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Tuesday, February 21, 2012

The Need for STEM in Quality and Business

A couple weeks ago I mentioned a new series that will focus on spreading the word of quality.  Today's post is the first in this series. In Paul Borawski’s post this month on ASQ's blog he advocates the need for STEM careers in business. STEM represents the fields of science, technology, engineering, and mathematics. STEM education encourages a curriculum that is driven by problem solving, discovery, exploratory learning, and student-centered development of ideas and solutions. The saturation of technology in most fields means that all students – not just those who plan to pursue a STEM profession – will require a solid foundation in STEM to be productive members of the workforce.

I couldn't agree with Paul more myself. I am an engineer (chemical) by formal education so this hits home for me. STEM fields have become increasingly central to U.S. economic competitiveness and growth. Education in math and science is critical to our nation’s future success. Our nation needs to increase the supply and quality of “knowledge workers” whose specialized skills enable them to work productively within the STEM industries and occupations.

There is broad consensus that the long-term key to continued U.S. competitiveness in an increasingly global economic environment is the adequacy of supply and the quality of the workforce in the STEM fields. Scientific innovation has produced roughly half of all U.S. economic growth in the last 50 years (National Science Foundation 2004). The STEM fields and those who work in them are critical engines of innovation and growth: according to one recent estimate, while only about five percent of the U.S. workforce is employed in STEM fields, the STEM workforce accounts for more than fifty percent of the nation’s sustained economic growth (Babco 2004).

Everyone needs a strong foundation in science and mathematics accompanied by familiarity with their applications to engineering and technology to be productive contributors in business and society. Since the 1960s, the demand for skills has changed significantly – the demand for routine manual task skills have decreased, while the demand for non-routine interactive task skills have increased significantly. However, as jobs requiring a solid background in science, technology, engineering, and mathematics are growing – more students are choosing not to major in these areas. If students continue to pursue degrees and careers in fields other than STEM related areas, the U.S. will find it difficult to compete in the global economy.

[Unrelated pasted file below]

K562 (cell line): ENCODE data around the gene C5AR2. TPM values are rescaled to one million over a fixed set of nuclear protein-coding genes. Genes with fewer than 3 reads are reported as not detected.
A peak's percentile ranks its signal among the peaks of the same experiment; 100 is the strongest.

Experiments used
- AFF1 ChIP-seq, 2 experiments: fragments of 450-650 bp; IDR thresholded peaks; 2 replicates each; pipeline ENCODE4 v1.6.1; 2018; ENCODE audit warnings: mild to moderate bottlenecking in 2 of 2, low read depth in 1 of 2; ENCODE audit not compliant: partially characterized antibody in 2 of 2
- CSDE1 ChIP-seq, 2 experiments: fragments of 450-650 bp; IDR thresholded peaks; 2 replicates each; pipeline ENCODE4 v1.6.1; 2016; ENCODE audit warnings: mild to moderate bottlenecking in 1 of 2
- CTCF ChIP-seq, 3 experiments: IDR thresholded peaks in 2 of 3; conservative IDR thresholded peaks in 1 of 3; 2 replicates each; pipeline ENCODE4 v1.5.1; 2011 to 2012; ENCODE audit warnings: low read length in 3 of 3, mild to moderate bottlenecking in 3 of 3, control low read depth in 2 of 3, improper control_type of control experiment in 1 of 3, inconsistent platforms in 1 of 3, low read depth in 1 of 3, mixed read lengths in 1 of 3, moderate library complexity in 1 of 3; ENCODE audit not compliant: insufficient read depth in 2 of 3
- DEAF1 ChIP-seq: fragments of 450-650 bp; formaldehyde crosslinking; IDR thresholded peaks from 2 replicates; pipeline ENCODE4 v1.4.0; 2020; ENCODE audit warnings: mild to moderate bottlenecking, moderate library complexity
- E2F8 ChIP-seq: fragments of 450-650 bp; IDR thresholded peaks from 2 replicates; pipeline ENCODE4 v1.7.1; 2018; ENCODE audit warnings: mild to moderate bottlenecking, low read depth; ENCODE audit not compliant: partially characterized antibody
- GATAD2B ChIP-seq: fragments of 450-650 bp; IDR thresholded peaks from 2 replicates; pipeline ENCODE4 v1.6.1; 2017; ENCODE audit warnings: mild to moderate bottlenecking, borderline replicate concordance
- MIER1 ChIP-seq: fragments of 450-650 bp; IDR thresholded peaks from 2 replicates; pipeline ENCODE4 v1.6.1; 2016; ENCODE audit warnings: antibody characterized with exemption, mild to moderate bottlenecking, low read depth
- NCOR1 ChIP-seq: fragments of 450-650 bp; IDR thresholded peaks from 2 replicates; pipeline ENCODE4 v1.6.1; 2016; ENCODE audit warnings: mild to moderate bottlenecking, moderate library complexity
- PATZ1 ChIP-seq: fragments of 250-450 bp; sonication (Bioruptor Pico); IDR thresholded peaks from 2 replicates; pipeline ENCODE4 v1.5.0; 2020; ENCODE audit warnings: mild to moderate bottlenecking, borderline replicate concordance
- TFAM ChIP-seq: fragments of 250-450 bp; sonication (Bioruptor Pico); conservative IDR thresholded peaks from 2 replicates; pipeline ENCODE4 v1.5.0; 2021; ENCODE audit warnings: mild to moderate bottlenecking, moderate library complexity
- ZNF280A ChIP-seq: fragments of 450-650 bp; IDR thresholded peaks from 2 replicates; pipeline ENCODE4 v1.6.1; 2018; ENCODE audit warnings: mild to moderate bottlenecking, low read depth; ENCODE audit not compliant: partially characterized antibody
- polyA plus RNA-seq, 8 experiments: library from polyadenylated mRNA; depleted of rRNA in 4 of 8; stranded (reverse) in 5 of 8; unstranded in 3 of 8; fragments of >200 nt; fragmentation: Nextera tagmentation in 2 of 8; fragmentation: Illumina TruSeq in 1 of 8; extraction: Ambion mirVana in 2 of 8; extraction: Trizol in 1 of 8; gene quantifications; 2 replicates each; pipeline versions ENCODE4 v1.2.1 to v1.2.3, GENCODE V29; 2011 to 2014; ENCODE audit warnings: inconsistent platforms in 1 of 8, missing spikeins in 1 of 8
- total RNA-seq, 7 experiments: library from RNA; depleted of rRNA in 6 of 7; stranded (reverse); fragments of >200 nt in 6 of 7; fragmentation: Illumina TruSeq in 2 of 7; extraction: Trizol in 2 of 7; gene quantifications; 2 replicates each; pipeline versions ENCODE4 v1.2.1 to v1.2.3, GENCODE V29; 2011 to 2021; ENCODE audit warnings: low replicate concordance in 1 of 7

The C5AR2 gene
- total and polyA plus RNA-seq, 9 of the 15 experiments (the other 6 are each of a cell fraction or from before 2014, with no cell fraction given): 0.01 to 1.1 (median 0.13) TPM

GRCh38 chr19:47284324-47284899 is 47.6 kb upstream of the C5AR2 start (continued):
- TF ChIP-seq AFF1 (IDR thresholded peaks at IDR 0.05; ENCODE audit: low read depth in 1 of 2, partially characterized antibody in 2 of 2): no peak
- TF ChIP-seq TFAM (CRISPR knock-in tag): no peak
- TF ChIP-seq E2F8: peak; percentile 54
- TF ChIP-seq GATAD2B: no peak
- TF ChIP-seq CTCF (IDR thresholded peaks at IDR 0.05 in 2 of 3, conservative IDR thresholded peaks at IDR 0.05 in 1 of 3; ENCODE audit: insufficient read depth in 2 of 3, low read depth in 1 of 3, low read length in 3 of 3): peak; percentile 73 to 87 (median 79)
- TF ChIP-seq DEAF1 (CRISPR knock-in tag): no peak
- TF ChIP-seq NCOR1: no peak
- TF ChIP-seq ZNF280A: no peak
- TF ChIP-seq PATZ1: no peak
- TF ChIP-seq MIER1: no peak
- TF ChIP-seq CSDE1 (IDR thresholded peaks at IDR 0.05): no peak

Here in the U.S. we are observing National Engineers Week this week, February 19-25. This gives us a unique opportunity to recognize the achievements of those in STEM fields and raise awareness for the continual need for these individuals in the future. There is probably no greater gift you can give someone than the ability to solve problems based on a foundation of math, science, and technology. 
As leaders in business we have a responsibility to develop our people.  As good stewards in our community we need to foster this belief in our youth.

I encourage you to take some time to think about how you encourage the need for STEM related fields.  Is there more we can do?  

I’m part of the ASQ Influential Voices program. While I receive an honorarium from ASQ for my commitment, the thoughts and opinions expressed on my blog are my own.

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  1. Interesting post about STEM in US, and I agree with you: Everyone needs a strong foundation in science and maths accompanied by familiarity with their applications to engineering and technology to be productive contributors in business and society.

    Let me share with you what is happening in my country, Argentina, about STEM careers; I would love to have your comments.



    1. Thanks for sharing Jimena. Being an engineering graduate in 1998 I can relate to your reasons why there is a lack of engineers. I also find there is a cycle related to the economy and business that relates to the need for this role, too.